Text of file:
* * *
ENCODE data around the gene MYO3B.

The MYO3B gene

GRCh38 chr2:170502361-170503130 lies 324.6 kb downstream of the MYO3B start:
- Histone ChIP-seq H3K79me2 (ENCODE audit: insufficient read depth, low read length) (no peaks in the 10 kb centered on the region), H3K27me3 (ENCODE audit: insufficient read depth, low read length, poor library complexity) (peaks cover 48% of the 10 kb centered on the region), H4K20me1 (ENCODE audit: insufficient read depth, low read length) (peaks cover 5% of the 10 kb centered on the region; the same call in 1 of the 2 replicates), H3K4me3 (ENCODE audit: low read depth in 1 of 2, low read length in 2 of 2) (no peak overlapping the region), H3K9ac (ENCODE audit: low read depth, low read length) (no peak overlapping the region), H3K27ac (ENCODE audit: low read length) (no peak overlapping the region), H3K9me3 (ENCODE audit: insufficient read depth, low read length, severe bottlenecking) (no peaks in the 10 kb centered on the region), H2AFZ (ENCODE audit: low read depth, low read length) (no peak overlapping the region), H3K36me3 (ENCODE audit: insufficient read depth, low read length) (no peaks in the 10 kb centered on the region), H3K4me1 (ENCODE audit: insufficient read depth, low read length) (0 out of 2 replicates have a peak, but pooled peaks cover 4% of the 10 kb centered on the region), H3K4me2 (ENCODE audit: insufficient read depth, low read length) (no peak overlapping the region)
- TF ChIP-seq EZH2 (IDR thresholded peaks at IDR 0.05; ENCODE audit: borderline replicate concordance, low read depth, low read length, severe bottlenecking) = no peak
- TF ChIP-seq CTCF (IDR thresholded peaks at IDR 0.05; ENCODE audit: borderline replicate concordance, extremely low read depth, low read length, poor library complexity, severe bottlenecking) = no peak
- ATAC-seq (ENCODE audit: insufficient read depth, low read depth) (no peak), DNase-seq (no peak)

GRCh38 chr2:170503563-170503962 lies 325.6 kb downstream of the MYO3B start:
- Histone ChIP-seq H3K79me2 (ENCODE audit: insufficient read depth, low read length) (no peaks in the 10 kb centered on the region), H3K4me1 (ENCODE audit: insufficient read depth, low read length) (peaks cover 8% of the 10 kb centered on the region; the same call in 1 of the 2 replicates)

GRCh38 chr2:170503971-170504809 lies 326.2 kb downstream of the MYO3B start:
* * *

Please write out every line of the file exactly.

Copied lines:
ENCODE data around the gene MYO3B.

The MYO3B gene

GRCh38 chr2:170502361-170503130 lies 324.6 kb downstream of the MYO3B start:
- Histone ChIP-seq H3K79me2 (ENCODE audit: insufficient read depth, low read length) (no peaks in the 10 kb centered on the region), H3K27me3 (ENCODE audit: insufficient read depth, low read length, poor library complexity) (peaks cover 48% of the 10 kb centered on the region), H4K20me1 (ENCODE audit: insufficient read depth, low read length) (peaks cover 5% of the 10 kb centered on the region; the same call in 1 of the 2 replicates), H3K4me3 (ENCODE audit: low read depth in 1 of 2, low read length in 2 of 2) (no peak overlapping the region), H3K9ac (ENCODE audit: low read depth, low read length) (no peak overlapping the region), H3K27ac (ENCODE audit: low read length) (no peak overlapping the region), H3K9me3 (ENCODE audit: insufficient read depth, low read length, severe bottlenecking) (no peaks in the 10 kb centered on the region), H2AFZ (ENCODE audit: low read depth, low read length) (no peak overlapping the region), H3K36me3 (ENCODE audit: insufficient read depth, low read length) (no peaks in the 10 kb centered on the region), H3K4me1 (ENCODE audit: insufficient read depth, low read length) (0 out of 2 replicates have a peak, but pooled peaks cover 4% of the 10 kb centered on the region), H3K4me2 (ENCODE audit: insufficient read depth, low read length) (no peak overlapping the region)
- TF ChIP-seq EZH2 (IDR thresholded peaks at IDR 0.05; ENCODE audit: borderline replicate concordance, low read depth, low read length, severe bottlenecking) = no peak
- TF ChIP-seq CTCF (IDR thresholded peaks at IDR 0.05; ENCODE audit: borderline replicate concordance, extremely low read depth, low read length, poor library complexity, severe bottlenecking) = no peak
- ATAC-seq (ENCODE audit: insufficient read depth, low read depth) (no peak), DNase-seq (no peak)

GRCh38 chr2:170503563-170503962 lies 325.6 kb downstream of the MYO3B start:
- Histone ChIP-seq H3K79me2 (ENCODE audit: insufficient read depth, low read length) (no peaks in the 10 kb centered on the region), H3K4me1 (ENCODE audit: insufficient read depth, low read length) (peaks cover 8% of the 10 kb centered on the region; the same call in 1 of the 2 replicates)

GRCh38 chr2:170503971-170504809 lies 326.2 kb downstream of the MYO3B start: